Kate Atkinson – Transcription
Transcription by Kate Atkinson
By James Ashmore (Read, Holmfirth)
In Kate Atkinson’s latest novel, set mostly during the second world, a young girl unwittingly finds herself at the centre of a British Intelligence operation to entrap and arrest Nazi sympathisers, Fifth Columnist sleeper agents across London, when she is deployed to transcribe the conversations of their clandestine meetings. Written like a spy thriller, but with all the breezy, fast-paced fun of her previous novels, Transcription holds many surprises in store for its readers.
It’s 1981 and Juliet Armstrong is run over by a car in London while crossing the road. Lying on the tarmac, she remembers her post-war role at the BBC commissioning children’s programmes, and then goes further back to her MI5 secondment during the war. Recruited by the debonair Godfrey Toby, Juliet and a team of agents hole up in a flat in Dolphin Square next door to a heavily bugged honey trap. Here, Juliet is able to listen to the many incriminating conversations and type up exactly what they are saying. Interestingly, this is where Atkinson gets to play a few games, for how far can we trust the record that Armstrong is creating? Is she a reliable narrator? She is, after all, a spy dealing in the cross and the double-cross.
Armstrong is an excellent central character. As a reader, though, her initial innocence and brevity can be jarring, but there’s a spark, and possibly a mystery, within Armstrong that you just can’t help but like. Her role is to report dispassionately what she hears, but when she’s asked to play a more central role and work in the field she really comes into her own. Her mission to infiltrate the inner circle of the elderly Mrs Scaife, an unlikely villain but a nasty piece of work all the same, shows her aptitude for deception, while the eventual high-stakes spy games catch up with Juliet, revealing a ruthless streak.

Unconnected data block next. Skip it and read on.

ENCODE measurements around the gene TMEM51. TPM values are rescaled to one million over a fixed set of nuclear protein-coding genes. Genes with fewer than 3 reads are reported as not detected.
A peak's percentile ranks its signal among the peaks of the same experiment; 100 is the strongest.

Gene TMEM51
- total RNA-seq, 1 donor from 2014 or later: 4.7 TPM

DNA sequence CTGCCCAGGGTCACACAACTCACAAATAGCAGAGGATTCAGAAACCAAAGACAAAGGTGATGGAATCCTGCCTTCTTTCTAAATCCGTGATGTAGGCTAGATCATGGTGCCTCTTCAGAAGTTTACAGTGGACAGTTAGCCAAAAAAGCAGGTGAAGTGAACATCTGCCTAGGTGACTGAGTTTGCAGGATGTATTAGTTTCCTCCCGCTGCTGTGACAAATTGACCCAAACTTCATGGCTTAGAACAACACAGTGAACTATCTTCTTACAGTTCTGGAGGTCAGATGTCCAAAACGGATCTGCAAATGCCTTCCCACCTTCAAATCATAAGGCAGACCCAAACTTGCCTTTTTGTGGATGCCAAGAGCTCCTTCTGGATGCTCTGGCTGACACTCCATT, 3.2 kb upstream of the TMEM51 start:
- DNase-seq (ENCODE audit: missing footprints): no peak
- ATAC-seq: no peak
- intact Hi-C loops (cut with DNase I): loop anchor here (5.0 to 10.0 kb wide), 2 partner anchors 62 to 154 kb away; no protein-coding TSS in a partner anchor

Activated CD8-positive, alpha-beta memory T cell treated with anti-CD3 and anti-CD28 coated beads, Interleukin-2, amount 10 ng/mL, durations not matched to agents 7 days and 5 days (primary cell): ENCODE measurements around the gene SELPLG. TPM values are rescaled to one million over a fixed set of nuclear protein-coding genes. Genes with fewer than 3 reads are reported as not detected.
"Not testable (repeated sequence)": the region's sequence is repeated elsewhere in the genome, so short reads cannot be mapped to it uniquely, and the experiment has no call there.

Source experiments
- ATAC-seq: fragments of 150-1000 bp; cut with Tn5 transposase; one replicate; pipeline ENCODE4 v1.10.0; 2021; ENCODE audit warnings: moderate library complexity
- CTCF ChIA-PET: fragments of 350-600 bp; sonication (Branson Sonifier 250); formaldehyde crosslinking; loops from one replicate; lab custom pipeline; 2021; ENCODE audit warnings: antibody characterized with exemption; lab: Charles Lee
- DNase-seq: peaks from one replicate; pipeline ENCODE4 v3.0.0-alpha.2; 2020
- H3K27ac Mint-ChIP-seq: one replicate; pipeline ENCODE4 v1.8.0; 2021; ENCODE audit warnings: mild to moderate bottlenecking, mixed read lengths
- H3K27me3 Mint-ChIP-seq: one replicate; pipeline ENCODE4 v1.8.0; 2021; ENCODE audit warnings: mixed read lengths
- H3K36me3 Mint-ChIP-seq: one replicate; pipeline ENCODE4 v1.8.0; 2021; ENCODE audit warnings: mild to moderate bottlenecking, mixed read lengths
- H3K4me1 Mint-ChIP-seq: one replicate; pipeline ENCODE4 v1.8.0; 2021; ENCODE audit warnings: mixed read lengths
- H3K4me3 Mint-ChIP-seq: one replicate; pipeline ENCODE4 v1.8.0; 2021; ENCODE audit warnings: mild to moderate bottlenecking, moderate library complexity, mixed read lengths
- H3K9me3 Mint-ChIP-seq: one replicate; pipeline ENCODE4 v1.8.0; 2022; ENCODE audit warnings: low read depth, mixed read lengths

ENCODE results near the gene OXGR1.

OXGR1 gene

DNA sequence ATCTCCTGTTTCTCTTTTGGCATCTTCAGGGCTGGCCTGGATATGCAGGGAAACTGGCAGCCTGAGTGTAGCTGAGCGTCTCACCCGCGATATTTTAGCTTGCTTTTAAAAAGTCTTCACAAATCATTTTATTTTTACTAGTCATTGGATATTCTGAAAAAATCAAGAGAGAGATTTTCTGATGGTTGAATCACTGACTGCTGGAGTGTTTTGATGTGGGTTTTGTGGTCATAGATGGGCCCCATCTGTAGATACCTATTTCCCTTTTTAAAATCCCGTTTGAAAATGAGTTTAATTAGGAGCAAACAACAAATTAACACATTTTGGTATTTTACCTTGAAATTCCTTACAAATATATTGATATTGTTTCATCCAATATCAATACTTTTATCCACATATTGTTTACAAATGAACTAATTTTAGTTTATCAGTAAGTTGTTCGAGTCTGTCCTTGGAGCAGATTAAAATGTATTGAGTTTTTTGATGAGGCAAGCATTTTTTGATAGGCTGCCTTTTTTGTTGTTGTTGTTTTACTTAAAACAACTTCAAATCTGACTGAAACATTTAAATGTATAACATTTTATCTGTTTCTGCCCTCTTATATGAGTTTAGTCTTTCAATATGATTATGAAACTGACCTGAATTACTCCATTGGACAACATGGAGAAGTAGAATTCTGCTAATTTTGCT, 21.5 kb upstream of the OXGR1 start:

As the novel moves on to the 1950s, Juliet is at the BBC surrounded, it seems, by characters from her old life (was the BBC really a post-war retirement home for spies?!), but has not yet been able to move on from her clandestine activities. Will one last mission, to provide safe passage to a Russian defector code-named Flamingo, be her undoing?
Atkinson is a hugely popular writer, and deservedly so. If you are looking for a heavy-weight spy novel in the form of, say, a Le Carre, look again. But if you like your thrillers to be fun and fast-paced, while still giving you a bit of work to do, then Transcription delivers.